Death Claims

No matter what the circumstances surrounding the accident may be, the death of a loved one is always devastating.

If your loved one is killed in a motor vehicle accident, work accident or public liability incident, then any dependents (i.e. children, spouses, de facto partners or loved ones) may be able to bring a dependency or nervous shock claim.

Who Can Bring a Death Dependency Claim?

Claims can be brought both in relation to financial and emotional dependency, and financial dependency must be considered in light of the individual circumstances. In some cases, dependency claims for children can exceed them turning 18.

You are able to make a death dependency claim if you were financially dependent on the deceased person. This often makes it comparatively simple for spouses and children to claim for financial dependency. However, if you’re a parent or a sibling, then you’re unlikely to be able to bring a dependency claim unless you can prove your financial dependence on the deceased.

With respect to dependency claims, although each dependent has an individual right, only one action can be commenced for a dependency claim following the death of an individual. It is therefore vital that proper consideration is made prior to the action being commenced.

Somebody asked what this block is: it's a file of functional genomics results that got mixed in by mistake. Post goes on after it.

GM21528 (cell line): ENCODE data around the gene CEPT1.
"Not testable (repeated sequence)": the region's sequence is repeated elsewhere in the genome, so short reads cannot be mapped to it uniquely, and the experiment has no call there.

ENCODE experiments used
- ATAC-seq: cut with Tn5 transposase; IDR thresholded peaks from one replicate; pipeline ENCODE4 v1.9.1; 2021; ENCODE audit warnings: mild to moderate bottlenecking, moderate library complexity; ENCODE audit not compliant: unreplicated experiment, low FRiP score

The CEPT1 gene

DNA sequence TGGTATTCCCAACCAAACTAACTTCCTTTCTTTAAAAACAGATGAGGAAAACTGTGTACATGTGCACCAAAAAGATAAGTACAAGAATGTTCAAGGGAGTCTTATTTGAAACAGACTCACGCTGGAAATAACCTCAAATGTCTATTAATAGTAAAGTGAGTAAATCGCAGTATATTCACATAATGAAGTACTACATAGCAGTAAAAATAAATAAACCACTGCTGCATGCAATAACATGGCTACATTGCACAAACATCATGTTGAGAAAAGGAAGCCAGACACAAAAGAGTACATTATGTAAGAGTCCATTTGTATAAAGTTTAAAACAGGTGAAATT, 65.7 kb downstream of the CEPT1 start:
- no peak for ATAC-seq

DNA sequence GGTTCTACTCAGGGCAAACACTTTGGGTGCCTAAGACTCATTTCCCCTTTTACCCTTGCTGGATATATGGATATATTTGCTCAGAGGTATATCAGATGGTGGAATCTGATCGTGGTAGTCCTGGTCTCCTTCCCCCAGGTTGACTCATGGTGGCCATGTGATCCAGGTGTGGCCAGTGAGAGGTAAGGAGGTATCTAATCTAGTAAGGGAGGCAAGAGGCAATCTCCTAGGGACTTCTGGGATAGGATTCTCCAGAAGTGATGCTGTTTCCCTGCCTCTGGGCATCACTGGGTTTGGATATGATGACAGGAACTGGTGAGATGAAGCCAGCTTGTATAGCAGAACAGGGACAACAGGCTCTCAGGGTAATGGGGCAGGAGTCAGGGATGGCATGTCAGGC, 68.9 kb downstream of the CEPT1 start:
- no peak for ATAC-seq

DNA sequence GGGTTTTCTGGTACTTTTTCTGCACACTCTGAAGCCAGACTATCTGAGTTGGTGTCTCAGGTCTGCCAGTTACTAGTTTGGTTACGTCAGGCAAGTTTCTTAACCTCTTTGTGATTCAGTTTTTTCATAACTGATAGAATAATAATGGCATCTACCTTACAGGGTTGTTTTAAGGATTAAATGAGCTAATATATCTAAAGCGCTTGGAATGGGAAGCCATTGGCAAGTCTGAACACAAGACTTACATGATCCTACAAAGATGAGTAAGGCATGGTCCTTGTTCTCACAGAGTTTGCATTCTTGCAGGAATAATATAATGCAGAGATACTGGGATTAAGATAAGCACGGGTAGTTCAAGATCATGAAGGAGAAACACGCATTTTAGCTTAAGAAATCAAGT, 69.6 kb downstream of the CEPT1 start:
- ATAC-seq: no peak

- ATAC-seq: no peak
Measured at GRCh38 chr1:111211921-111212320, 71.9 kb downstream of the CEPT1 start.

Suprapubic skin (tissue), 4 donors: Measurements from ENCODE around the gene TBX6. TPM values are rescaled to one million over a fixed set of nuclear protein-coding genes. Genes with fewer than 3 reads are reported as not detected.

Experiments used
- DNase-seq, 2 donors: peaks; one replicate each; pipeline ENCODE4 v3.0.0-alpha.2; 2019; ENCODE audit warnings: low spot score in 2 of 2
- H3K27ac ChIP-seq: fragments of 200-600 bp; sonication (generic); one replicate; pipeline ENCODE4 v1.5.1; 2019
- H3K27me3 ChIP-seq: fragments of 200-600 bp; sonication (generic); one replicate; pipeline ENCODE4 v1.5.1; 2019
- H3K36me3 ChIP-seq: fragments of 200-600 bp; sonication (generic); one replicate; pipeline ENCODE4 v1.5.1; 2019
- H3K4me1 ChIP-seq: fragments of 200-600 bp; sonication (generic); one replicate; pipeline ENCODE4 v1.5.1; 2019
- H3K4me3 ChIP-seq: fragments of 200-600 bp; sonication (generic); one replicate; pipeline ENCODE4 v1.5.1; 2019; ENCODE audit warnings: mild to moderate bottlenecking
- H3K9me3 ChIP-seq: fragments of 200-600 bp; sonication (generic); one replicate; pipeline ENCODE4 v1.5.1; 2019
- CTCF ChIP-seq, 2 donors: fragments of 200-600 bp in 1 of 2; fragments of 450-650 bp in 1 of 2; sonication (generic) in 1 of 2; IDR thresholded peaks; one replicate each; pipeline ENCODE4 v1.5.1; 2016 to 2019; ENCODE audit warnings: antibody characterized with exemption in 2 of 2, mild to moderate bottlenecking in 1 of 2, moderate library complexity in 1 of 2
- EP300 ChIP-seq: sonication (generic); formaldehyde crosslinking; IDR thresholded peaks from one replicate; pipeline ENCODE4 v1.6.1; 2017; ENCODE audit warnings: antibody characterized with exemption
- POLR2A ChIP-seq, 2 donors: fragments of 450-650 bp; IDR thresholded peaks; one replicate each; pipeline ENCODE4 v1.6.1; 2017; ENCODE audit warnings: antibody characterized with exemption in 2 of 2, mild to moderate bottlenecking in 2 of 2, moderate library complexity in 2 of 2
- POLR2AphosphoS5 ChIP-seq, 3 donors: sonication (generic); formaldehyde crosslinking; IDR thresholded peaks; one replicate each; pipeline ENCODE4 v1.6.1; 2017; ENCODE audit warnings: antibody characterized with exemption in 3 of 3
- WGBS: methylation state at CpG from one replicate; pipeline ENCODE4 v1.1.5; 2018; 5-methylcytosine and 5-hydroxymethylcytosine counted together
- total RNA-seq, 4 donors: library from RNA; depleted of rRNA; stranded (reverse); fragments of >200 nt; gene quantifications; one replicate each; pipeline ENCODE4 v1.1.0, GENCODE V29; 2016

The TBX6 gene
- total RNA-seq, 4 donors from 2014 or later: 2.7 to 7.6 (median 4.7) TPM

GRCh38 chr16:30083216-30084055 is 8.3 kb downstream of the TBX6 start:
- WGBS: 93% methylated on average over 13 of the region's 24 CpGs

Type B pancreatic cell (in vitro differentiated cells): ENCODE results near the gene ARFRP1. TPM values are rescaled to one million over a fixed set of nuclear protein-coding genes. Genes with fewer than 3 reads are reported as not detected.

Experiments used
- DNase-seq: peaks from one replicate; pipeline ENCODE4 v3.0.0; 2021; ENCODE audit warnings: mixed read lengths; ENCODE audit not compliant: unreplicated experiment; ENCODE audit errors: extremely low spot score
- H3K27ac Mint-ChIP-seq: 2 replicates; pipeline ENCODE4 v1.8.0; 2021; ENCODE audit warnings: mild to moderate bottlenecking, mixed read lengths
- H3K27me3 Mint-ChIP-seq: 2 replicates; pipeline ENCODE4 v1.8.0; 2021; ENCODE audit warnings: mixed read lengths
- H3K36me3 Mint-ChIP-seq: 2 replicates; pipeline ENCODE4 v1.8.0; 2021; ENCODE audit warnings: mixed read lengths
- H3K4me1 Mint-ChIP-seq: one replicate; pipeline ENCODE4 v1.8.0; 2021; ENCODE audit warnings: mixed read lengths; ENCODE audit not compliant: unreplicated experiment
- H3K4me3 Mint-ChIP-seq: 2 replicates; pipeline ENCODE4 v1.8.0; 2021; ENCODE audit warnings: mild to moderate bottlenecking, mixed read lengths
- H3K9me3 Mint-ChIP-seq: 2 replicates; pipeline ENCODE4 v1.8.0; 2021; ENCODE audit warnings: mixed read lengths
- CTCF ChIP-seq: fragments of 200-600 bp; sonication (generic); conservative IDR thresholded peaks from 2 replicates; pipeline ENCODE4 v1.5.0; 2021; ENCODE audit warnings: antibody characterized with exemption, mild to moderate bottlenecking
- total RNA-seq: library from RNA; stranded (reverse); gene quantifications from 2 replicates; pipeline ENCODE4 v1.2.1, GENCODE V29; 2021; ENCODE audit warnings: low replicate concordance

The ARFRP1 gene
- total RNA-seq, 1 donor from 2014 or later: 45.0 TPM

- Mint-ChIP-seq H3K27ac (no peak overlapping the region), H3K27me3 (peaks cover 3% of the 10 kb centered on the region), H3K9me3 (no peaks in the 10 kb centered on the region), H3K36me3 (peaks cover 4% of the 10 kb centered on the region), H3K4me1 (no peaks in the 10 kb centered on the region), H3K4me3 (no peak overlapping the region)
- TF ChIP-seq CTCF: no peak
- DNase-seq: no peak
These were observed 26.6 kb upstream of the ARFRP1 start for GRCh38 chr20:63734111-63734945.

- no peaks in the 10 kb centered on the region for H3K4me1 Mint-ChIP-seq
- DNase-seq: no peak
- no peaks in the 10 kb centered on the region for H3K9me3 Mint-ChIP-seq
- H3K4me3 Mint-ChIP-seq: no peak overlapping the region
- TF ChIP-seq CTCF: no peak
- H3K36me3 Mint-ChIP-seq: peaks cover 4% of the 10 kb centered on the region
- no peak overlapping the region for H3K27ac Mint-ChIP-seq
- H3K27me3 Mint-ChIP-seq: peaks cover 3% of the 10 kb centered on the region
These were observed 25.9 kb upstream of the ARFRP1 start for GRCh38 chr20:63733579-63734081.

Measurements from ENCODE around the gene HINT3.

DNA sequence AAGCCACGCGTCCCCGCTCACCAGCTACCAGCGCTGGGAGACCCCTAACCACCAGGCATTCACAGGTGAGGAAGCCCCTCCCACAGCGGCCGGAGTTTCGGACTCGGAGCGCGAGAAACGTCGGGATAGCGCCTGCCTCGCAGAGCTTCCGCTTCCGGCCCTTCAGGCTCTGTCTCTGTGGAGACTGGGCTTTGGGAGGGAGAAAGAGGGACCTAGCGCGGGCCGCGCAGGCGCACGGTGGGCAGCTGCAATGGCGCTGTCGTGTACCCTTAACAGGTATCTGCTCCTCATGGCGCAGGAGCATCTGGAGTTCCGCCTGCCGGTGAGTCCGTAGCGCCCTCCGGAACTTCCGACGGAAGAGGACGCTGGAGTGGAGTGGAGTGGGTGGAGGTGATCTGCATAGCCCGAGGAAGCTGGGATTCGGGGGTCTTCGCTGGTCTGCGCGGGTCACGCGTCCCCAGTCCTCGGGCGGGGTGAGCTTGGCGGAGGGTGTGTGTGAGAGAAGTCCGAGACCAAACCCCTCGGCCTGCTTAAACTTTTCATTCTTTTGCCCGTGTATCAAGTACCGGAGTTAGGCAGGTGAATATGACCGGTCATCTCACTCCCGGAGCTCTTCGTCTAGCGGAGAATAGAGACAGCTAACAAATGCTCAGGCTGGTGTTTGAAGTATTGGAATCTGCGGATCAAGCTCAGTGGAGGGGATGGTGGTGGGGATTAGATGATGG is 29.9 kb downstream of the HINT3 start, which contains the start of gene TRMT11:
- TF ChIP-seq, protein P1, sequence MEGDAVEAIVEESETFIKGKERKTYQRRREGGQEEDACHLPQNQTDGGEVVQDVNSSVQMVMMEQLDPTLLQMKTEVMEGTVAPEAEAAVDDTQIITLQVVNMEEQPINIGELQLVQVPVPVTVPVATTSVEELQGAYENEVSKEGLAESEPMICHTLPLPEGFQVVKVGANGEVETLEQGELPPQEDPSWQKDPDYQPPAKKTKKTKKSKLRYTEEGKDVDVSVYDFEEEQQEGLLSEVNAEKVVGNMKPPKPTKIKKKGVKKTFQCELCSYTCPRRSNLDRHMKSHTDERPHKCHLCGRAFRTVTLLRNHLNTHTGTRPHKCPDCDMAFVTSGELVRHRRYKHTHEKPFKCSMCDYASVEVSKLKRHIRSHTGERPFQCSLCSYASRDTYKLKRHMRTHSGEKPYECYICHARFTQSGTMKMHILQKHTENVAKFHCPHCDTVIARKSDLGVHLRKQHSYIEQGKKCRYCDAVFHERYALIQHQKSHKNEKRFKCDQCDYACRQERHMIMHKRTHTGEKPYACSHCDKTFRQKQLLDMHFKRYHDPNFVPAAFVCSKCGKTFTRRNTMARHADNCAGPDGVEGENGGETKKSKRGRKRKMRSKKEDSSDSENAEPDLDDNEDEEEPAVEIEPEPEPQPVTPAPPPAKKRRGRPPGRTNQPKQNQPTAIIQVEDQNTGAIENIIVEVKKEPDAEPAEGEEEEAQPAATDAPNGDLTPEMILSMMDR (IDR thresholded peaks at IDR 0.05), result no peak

It is important for family members to realise what their rights are and to ensure their interests are fully protected. As a result, we recommend contacting a lawyer to handle your case as soon as possible.

What Can I Claim For?

When you bring a death dependency claim, you’re able to claim for the loss of any financial contributions the deceased would have continued to contribute to you, as well as the domestic services they used to provide you with. Under some circumstances, you may also be entitled to claim for funeral costs.

Do Time Limits Apply for Death Dependency Claims?

Strict time limits apply to all death dependency claims. You have three years from either the date of the accident or the loss of dependency for court proceedings to begin.

Your lawyer will be able to advise you of all deadlines, but generally speaking, you must lodge a Notice of Claim Form and serve a notice with all parties that you believe may be at fault for the death of your loved one. Depending on the type of claim, the time limit for this will vary from within one month of retaining a lawyer to within nine months of the accident.

Calculating Compensation for your Loss

The type of claims that can be brought as a result of death are the subject of specific legislation and case law. As a result, we recommend that you seek legal help about your matter as soon as possible in the process.

The law that applies to death dependency claims in Queensland depends on the circumstances surrounding the death. For example, the process may be slightly different depending on whether your loved one was injured in a motor vehicle accident or an accident at work.

As a result of this, compensation levels will vary between claims. When calculating compensation for your loss, many factors are considered, including: